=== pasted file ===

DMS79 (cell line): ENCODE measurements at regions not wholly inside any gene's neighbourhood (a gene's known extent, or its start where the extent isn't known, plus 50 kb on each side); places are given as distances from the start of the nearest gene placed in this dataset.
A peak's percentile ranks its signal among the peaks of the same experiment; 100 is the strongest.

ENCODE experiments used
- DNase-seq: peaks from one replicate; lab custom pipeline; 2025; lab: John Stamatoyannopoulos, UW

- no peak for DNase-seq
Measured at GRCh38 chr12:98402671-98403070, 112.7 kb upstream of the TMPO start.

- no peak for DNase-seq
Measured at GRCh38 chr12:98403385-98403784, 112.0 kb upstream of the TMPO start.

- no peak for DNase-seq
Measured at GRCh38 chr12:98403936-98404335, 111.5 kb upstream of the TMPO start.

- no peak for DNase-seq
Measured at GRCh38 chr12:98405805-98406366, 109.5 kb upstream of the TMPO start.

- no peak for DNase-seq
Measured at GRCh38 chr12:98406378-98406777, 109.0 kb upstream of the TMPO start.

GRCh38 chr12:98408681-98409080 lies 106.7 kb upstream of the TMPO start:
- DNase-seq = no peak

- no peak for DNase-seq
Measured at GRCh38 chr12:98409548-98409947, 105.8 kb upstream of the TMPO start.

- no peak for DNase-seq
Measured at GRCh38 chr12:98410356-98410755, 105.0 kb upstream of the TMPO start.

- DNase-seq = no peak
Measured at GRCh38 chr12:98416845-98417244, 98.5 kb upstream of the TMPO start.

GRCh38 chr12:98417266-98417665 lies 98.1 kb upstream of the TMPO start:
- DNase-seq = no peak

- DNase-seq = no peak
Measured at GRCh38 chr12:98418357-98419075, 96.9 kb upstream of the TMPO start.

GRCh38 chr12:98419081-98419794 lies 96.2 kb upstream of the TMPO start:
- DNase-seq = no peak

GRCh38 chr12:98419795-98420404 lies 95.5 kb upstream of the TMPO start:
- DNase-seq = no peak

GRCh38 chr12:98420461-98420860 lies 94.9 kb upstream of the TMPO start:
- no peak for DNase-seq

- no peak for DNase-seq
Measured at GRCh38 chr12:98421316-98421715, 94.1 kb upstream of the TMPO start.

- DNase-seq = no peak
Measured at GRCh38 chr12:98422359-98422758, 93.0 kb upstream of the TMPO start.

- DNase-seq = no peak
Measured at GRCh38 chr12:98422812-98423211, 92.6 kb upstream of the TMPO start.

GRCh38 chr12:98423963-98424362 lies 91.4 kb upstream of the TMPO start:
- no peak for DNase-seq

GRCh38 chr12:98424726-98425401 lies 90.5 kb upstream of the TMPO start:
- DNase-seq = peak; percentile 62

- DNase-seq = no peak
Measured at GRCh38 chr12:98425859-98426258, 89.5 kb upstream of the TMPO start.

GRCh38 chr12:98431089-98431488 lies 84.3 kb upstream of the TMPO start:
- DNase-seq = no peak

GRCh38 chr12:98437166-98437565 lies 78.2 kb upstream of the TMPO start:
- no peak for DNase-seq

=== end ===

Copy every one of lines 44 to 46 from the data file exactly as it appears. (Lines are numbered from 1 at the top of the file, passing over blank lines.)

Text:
Measured at GRCh38 chr12:98425859-98426258, 89.5 kb upstream of the TMPO start.

GRCh38 chr12:98431089-98431488 lies 84.3 kb upstream of the TMPO start:
- DNase-seq = no peak